by Megan McDonough
As the season changes here in New England, so does my wardrobe. It’s time to assess my clothes—deciding what to get rid of, what to keep, and what I need to buy for the colder weather.
Author and leadership expert Jim Collins poses three questions that companies need to ask when taking disciplined action to move from good to great:
- 1. What tactics need to go?
- 2. Which ones stay?
- 3. What needs to be added?
These are the same questions we could ask ourselves about our habits.
When you’ve been successful in making positive change, what aspects were present that allowed you to create the desired change? Share your keys to success below, as we build a community conversation.
We’re very close to unrolling our latest and greatest tool for positive habit formation. As always, your feedback helps shape our thinking. Let’s hear from you: What worked for creating positive change? I can’t wait to hear from you.
As the colors of the leaves shift along with my wardrobe, I’m reminded of what does endure—the human capacity to shape life towards the good.
Megan McDonough is CEO of Wholebeing Institute, an educational organization co-founded with Dr. Tal Ben-Shahar. WBI is committed to spreading ideas and practices that can help individuals and groups live life to its fullest.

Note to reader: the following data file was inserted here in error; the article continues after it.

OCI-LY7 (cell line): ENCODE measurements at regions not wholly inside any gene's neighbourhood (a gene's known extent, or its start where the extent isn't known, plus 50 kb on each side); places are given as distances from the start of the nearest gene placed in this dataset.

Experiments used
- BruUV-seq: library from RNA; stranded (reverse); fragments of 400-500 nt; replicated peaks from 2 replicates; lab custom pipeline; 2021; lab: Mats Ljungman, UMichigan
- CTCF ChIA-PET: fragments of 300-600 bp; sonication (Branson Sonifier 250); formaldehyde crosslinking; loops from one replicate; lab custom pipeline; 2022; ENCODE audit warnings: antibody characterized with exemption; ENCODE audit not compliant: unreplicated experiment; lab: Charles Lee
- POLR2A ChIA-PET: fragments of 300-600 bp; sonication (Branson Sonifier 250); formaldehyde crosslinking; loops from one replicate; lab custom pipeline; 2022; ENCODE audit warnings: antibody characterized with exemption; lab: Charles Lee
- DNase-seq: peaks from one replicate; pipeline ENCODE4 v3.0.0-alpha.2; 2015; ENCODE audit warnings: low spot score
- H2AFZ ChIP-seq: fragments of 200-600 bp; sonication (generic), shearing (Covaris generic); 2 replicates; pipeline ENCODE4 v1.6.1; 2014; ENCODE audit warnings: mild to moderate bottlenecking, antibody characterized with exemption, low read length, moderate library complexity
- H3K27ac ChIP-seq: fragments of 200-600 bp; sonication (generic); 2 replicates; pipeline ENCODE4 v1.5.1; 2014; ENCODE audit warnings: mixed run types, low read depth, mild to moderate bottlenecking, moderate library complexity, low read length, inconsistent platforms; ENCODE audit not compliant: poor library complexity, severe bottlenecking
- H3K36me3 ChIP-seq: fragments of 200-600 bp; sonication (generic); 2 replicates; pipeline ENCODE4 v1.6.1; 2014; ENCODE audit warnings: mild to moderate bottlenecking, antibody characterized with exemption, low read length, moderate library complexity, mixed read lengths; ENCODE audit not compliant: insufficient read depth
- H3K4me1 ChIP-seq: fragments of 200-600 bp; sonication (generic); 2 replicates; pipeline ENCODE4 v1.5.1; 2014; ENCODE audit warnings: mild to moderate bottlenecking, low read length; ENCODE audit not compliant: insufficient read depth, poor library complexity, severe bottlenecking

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My success has come from combining learning/curiosity, mindfulness, and courage. With a new understanding of how things work, my inner spirit knows the next steps and the destination. The key is then to set aside the fear and just GO.
What a powerful combination, Juli!! That’s been my experience, too…that when curiosity is alive, then mixed with attention and the decision to be courageous, the next steps unfold in interesting ways! Never a dull moment…
My successes are measured in small great things, as Jodi Picoult used in her new book title- and which she used as a quote from Martin Luther King. I am making positive changes every day as I speak kindly to myself, and speak up to others in a kind way. I’ve had interactions with people who in the past I would quietly fume inside if I felt slighted or treated poorly- now, I just leave. Or say something to the effect that
The situations doesn’t feel right to me and I’m uncomfortable- and leave.
I hope my quieter way of dealing with people helps defuse an angry moment- others may be having a bad moment or day or week or time in their lives isn’t about me at all, but also not mine to “fix”. Just leave quietly without judgement.
I’m going to become a better listener to my friends, my daughters, as I take a breath before I speak… there is only this moment- I choose not to carry the past with me in such a way as it blocks my ability to be right here, right now.
These are what I can do today.
Thanks so much for your wise words, Deborah. I’m drinking my morning coffee as I read them, thinking what a great reminder it is as I start my day. It’s so powerful to just leave a destructive situation, speak the truth, or otherwise handle in a way that is kind. Love that.